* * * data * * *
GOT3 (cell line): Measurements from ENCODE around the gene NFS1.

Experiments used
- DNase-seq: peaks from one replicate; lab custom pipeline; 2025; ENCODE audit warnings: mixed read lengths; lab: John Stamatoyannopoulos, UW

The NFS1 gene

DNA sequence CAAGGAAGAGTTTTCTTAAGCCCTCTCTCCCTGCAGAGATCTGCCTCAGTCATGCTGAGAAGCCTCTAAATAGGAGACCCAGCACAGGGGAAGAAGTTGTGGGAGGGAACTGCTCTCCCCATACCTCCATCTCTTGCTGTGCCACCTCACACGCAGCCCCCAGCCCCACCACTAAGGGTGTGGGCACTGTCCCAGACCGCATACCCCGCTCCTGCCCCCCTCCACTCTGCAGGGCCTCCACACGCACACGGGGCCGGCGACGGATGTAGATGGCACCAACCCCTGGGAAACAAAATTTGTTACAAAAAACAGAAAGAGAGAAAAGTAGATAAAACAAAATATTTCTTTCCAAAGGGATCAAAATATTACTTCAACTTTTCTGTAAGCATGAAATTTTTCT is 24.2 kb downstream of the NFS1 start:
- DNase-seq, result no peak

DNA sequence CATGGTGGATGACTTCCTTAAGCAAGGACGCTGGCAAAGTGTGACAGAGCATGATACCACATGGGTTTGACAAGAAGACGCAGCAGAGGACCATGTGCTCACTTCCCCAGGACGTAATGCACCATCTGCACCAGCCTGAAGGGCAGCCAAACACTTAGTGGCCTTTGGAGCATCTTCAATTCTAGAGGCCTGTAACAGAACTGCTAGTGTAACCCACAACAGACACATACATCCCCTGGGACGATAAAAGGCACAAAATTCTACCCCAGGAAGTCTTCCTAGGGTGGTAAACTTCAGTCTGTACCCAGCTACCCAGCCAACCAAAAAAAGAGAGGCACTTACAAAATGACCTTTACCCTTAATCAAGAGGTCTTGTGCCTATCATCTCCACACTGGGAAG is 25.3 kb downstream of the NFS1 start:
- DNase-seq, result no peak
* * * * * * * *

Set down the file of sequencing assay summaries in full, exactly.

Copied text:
GOT3 (cell line): Measurements from ENCODE around the gene NFS1.

Experiments used
- DNase-seq: peaks from one replicate; lab custom pipeline; 2025; ENCODE audit warnings: mixed read lengths; lab: John Stamatoyannopoulos, UW

The NFS1 gene

DNA sequence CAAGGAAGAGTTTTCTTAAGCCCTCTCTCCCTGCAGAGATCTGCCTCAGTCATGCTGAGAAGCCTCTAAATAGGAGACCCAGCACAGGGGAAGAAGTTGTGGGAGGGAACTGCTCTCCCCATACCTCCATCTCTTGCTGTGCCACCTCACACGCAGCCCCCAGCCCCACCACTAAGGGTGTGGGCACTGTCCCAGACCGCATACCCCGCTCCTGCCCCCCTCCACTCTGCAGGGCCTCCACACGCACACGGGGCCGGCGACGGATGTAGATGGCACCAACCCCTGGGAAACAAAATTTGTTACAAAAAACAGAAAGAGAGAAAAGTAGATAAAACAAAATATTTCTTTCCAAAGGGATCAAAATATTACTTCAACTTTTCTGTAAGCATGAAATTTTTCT is 24.2 kb downstream of the NFS1 start:
- DNase-seq, result no peak

DNA sequence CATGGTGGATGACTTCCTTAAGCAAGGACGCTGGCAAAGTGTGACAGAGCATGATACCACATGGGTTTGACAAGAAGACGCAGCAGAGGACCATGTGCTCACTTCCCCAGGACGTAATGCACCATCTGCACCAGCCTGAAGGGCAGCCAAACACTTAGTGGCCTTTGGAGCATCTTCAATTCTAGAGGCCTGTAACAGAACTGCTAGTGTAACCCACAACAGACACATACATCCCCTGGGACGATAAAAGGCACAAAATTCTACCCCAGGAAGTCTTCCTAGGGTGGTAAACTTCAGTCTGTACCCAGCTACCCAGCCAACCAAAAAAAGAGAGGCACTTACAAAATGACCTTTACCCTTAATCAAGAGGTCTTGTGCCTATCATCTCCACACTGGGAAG is 25.3 kb downstream of the NFS1 start:
- DNase-seq, result no peak